Huun-Huur-Tu, “60 Horses in My Herd: Old Songs and Tunes of Tuva” <i> Shanachie</i>


You’ve never heard anything like this folk music from Tuva, a Siberian region at the edge of Outer Mongolia. At times the four members of Huun-Huur-Tu conjure a beauty so strange that it might have emanated from the banks of Martian canals.

The defining characteristic of this music is a technique known as khoomei , which, translated from Tuvan, means “throat-singing.” Tuvan singers have found a way to turn their throats into oscillation chambers in which two notes can sound simultaneously. Led by an amazing musician named Kaigol-ool Khovalyg, Huun-Huur-Tu builds its songs from a guttural, quavering foundation, above which the singers can simultaneously hoist whistling high tones that sound almost metaphysical. When the Tuvans start that whistling, it’s as if human breath had merged with a mountain wind.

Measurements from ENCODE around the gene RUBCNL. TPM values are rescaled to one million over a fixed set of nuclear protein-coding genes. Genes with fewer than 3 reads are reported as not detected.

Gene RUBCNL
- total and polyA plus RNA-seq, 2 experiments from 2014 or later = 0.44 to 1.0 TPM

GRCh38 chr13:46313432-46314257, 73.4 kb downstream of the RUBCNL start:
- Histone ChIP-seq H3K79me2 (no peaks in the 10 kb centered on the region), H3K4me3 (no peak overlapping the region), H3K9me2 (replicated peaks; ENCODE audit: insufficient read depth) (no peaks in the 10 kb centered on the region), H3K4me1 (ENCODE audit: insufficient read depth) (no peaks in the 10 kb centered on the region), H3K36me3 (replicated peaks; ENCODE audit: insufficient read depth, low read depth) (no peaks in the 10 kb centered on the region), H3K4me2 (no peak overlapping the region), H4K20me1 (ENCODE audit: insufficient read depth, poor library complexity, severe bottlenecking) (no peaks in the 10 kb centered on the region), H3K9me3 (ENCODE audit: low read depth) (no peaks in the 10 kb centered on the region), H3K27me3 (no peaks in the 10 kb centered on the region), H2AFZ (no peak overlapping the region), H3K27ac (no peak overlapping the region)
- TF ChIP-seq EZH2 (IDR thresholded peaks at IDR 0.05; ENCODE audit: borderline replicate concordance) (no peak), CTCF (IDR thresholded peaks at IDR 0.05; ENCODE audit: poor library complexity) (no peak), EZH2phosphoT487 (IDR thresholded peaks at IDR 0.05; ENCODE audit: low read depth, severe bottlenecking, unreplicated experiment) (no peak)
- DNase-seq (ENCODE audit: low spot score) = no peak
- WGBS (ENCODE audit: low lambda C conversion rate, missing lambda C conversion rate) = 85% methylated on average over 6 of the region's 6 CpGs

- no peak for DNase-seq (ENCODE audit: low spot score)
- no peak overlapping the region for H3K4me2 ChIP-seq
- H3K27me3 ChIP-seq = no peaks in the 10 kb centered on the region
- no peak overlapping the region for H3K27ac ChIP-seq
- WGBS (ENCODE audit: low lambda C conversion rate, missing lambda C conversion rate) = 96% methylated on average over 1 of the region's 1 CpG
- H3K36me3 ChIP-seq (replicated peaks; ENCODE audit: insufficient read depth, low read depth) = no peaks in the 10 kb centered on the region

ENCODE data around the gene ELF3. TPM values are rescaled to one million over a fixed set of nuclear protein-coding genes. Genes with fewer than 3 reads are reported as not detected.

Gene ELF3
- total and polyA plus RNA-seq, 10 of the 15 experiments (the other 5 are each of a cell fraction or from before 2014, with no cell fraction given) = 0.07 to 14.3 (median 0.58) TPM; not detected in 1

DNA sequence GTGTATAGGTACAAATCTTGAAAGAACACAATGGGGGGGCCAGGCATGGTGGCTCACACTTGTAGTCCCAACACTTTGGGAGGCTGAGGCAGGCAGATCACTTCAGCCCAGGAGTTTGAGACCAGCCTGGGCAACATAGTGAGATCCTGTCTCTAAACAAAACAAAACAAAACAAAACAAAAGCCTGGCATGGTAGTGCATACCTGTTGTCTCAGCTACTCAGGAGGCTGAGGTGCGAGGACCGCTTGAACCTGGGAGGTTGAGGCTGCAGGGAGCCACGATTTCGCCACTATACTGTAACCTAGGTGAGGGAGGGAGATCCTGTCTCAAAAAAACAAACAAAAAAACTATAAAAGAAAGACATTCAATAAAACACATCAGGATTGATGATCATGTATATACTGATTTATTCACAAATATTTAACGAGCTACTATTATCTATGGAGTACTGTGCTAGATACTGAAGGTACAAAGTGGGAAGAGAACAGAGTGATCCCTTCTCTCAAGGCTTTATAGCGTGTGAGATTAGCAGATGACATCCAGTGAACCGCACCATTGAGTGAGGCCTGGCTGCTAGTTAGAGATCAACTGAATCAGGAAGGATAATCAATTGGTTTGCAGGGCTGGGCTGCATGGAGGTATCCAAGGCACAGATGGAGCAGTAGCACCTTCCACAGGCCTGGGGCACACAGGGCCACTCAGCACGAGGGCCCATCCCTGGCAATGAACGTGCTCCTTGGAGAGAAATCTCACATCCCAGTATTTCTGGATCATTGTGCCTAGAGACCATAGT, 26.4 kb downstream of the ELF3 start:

A newcomer to this music will be enchanted, but not adrift. There are strong parallels between those guttural lows and the rumbling growls of the great blues singer Howlin’ Wolf. Some of the melodies and rhythms resemble Native American chanting--a similarity not lost on Ry Cooder, who wove performances by Huun-Huur-Tu (the group name means “shafts of light”) into his music for the film “Geronimo.”


As if the throat-singing was not attraction enough, Huun-Huur-Tu’s singers are superb when employing less exotic techniques in the reedy-chesty passages that often state a song’s primary theme before the throat-singing unfolds to add development and variation. The singers also are accomplished instrumentalists, using a rustic violin called the igil to hypnotic effect and coloring ensemble pieces with conch-shell flute and a rattle made from a bull’s testicle.

The songs are in Tuvan, but the album notes offer succinct translations. Ultimately, as strange as their elements are, these songs have the universal accessibility and timeless feel of good folk music. The delivery is simple and direct, and the sentiments and stories spring from the everyday life of people who have to work hard, endure oppressive rulers and travel far from home. The Tuvans also have an obvious love of a good tune--so much, that they’ve found a way to sing their tunes two notes at a time.

(Huun-Huur-Tu begins a U.S. tour with a performance Jan. 6 at Mandeville Auditorium at UC San Diego.)